This article was originally published in Geomatics World.
The National Geographic Database of Great Britain, maintained by Ordnance Survey, is one of the largest of its kind in the world and during the past decade it has grown to contain more than 500 million unique geographic features. Since January 2010, OS has made 360 million updates to the database. Arguably, no one knows Great Britain better than Ordnance Survey.
Each day, Ordnance Survey (OS) adds to the National Geographic Database (or removes if no longer there) the fixed location of new physical objects across Great Britain. OS makes more than 20,000 changes to the database each day, with each update containing many data points and attributions.
OS records every inch of Great Britain, even its most remote regions, to the same high standards and accuracy which has come to be expected by thousands of customers who rely on detailed maps and data. This activity produces a single source of truth that government, business and people can trust and use.
Great Britain in numbers:
- At the end of the decade, Britain had 44.8 million buildings in total, up from 40.6 million in 2010, an increase of 10.3%. In 2010, buildings covered 1.24% of Great Britain; they now cover 1.38% of the nation.
- The natural environment cover in Great Britain has fallen 2.7% from 59,232 sq km to 57,629 sq km, but it still covers 25% of Great Britain.
- 45% of Great Britain is agricultural landcover and 14% is woodland, with woodland increasing by 9.25% in the past decade, going from 29,276 sq km in 2010 to 31,985 sq km in 2020.
- If we add up the total sq km for all buildings, gardens, transport infrastructure and other man-made items in the built environment we get 19,489 sq km of built up area, which means it covers 8.3% of Great Britain.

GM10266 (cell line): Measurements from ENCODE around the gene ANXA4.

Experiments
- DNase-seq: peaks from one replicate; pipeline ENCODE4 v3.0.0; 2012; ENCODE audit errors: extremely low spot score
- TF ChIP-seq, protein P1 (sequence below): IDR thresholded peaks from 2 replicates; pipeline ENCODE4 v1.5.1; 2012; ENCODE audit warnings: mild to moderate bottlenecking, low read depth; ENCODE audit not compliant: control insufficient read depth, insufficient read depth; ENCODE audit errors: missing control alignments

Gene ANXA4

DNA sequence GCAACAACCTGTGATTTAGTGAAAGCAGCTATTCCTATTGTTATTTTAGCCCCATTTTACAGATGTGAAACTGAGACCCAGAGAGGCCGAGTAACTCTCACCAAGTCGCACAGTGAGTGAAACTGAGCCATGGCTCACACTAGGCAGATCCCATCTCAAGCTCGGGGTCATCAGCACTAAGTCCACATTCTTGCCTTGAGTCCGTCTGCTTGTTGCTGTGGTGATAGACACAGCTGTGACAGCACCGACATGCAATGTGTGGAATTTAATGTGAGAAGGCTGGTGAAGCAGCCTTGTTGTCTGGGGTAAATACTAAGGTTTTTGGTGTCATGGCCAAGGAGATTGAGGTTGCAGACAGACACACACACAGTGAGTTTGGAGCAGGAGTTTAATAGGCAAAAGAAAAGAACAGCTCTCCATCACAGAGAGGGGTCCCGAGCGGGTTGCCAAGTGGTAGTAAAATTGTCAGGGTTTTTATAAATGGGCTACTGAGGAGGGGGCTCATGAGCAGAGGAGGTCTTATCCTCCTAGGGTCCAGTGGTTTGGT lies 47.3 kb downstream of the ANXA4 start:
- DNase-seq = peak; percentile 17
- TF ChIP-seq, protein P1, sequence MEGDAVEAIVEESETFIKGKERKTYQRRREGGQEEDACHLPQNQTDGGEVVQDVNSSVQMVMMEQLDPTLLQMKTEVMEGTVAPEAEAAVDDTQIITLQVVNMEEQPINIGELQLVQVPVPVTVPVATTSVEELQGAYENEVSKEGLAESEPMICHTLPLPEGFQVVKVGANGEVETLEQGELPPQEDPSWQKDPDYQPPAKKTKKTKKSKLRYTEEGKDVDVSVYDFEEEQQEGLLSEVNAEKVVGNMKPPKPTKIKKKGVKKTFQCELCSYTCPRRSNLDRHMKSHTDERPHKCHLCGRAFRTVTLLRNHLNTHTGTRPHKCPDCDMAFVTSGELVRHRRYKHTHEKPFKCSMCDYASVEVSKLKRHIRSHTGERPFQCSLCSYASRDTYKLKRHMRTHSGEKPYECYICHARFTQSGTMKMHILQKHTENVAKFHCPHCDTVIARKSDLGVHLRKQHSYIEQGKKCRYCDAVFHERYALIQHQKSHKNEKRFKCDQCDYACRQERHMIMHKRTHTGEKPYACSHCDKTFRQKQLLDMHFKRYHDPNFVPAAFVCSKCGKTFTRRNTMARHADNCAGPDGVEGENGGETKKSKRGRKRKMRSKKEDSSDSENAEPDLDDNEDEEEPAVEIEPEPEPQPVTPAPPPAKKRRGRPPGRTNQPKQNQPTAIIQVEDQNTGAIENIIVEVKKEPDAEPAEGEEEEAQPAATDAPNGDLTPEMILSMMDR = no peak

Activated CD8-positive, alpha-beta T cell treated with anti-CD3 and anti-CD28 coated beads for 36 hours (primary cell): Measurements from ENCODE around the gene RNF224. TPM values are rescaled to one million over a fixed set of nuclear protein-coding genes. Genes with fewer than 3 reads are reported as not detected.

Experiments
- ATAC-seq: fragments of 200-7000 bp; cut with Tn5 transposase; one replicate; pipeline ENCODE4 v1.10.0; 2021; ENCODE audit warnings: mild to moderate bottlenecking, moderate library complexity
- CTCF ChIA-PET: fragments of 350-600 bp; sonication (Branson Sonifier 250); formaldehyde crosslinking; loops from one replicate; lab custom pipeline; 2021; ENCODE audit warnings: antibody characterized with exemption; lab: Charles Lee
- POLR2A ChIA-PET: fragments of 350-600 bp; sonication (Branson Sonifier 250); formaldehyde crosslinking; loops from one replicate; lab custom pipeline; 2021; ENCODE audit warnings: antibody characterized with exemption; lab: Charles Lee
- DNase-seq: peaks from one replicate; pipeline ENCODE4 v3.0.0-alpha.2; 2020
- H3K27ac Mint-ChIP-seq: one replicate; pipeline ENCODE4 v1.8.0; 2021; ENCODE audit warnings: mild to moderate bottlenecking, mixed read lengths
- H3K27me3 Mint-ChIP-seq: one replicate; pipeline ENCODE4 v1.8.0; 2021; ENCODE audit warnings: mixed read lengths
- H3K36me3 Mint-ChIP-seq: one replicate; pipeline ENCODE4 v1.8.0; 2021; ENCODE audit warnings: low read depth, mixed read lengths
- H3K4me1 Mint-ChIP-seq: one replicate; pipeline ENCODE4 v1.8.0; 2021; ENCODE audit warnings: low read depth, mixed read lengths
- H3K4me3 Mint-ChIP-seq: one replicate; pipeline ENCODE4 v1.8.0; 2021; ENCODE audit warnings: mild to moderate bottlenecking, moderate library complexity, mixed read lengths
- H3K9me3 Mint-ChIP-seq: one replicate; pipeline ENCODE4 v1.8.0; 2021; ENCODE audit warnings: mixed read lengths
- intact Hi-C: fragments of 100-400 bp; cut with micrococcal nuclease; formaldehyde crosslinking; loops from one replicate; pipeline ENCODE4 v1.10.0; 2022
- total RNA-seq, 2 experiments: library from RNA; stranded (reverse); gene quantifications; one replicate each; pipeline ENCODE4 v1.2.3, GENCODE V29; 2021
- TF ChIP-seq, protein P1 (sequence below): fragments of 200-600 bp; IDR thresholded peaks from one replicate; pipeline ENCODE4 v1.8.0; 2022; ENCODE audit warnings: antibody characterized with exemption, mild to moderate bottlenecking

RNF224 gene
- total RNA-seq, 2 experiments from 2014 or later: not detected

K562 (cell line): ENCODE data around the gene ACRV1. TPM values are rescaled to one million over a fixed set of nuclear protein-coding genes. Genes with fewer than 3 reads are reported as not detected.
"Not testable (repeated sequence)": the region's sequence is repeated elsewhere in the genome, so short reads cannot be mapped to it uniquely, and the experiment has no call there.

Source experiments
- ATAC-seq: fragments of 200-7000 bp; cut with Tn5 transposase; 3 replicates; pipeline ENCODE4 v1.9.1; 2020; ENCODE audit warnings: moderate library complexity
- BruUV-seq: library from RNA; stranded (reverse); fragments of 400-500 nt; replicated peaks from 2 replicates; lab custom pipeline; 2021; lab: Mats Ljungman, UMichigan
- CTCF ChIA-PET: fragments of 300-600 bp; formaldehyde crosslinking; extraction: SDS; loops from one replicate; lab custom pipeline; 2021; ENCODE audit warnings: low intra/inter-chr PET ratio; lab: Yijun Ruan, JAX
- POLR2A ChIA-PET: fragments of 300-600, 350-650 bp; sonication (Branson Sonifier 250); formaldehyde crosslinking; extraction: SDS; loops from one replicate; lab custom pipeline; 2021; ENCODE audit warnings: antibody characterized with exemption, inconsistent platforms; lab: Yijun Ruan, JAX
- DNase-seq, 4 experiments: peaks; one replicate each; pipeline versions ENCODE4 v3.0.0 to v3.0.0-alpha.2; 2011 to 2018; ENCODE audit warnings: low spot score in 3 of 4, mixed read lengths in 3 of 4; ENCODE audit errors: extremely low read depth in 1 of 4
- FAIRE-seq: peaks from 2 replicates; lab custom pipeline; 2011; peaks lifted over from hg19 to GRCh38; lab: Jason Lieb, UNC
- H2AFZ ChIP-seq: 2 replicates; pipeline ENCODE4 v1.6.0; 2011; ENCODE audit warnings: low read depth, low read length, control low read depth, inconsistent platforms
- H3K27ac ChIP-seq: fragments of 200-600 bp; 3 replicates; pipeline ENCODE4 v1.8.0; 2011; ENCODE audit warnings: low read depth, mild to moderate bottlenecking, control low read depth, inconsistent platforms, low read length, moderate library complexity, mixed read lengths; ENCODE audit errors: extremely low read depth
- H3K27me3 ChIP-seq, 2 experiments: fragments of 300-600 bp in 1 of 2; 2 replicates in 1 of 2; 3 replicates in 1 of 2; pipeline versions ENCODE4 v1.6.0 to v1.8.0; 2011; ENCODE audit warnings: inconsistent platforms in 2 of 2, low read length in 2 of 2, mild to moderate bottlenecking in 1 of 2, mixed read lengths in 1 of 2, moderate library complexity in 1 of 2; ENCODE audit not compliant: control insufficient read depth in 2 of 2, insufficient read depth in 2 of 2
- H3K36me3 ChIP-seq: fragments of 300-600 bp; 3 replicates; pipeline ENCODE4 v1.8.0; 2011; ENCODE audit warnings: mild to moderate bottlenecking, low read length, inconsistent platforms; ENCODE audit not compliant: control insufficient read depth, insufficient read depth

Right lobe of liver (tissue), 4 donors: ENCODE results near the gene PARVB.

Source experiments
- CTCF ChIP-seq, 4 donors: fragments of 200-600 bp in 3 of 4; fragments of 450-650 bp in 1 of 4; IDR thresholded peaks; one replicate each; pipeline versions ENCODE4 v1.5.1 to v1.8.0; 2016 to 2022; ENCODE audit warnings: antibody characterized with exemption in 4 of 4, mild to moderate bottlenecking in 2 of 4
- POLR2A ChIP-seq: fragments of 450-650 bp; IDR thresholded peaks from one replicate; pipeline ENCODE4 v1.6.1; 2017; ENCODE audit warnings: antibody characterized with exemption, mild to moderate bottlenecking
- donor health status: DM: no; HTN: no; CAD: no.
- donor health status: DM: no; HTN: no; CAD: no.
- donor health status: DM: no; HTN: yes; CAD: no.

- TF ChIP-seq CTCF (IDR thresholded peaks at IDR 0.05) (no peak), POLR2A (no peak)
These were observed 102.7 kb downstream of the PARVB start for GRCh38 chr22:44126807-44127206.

- All over the country the km sq coverage of gardens went up by an average of 5%, with London being the exception to this with its garden cover falling 3%.
The data OS produces and maintains is vital to government activities and initiatives at local and national levels and helps drive efficiencies and underpin many public services. It is used in virtually all business sectors by start-ups and large multinationals alike.
Most of us encounter OS data daily without realizing through our Sat-Navs, Internet mapping and mapping on our smart phones and devices. Recent research carried out by Ordnance Survey discovered that on average we come into contact with OS data 42 times a day. (Text continues after photo)
Dan Dukes, director of OS Operations, said: "Location data has become one part of the hidden infrastructure of Britain, supporting everything from national security and the emergency services to apps on mobile phones and town planning.
“It makes sure ambulances can find new homes and gives bus companies and other transport providers the information to provide the most effective services. It supports tech companies to connect homes and communities and enables insurers to provide tailored home insurance premiums. Virtually every business sector uses it, from start-ups to multinationals.
“National government and local authorities need it for their activities and initiatives. Even the utilities we use throughout the day - water, gas, electricity - rely on location data.”
Moving towards near real-time data
OS is perhaps best known for being relied upon by the outdoor and adventure community, with its detailed paper and digital maps making the outside more enjoyable, accessible and safe.
Dan Dukes, director of OS Operations, said: “For over two centuries, Ordnance Survey has been at the forefront of mapping, continually innovating in how it captures Britain as it changes and how it presents this information to customers and new markets. Our focus is to capture the real-world features that our customers are interested in. This will increase the volume of information we record, speeding up the process of change detection and moving towards near real-time data.
"We are investing in numerous new technologies and groundbreaking projects that will help us serve customers the data they want, when they want it. Great Britain is transforming into a world-leading digital nation and location data is the glue that will bond that transformation together.”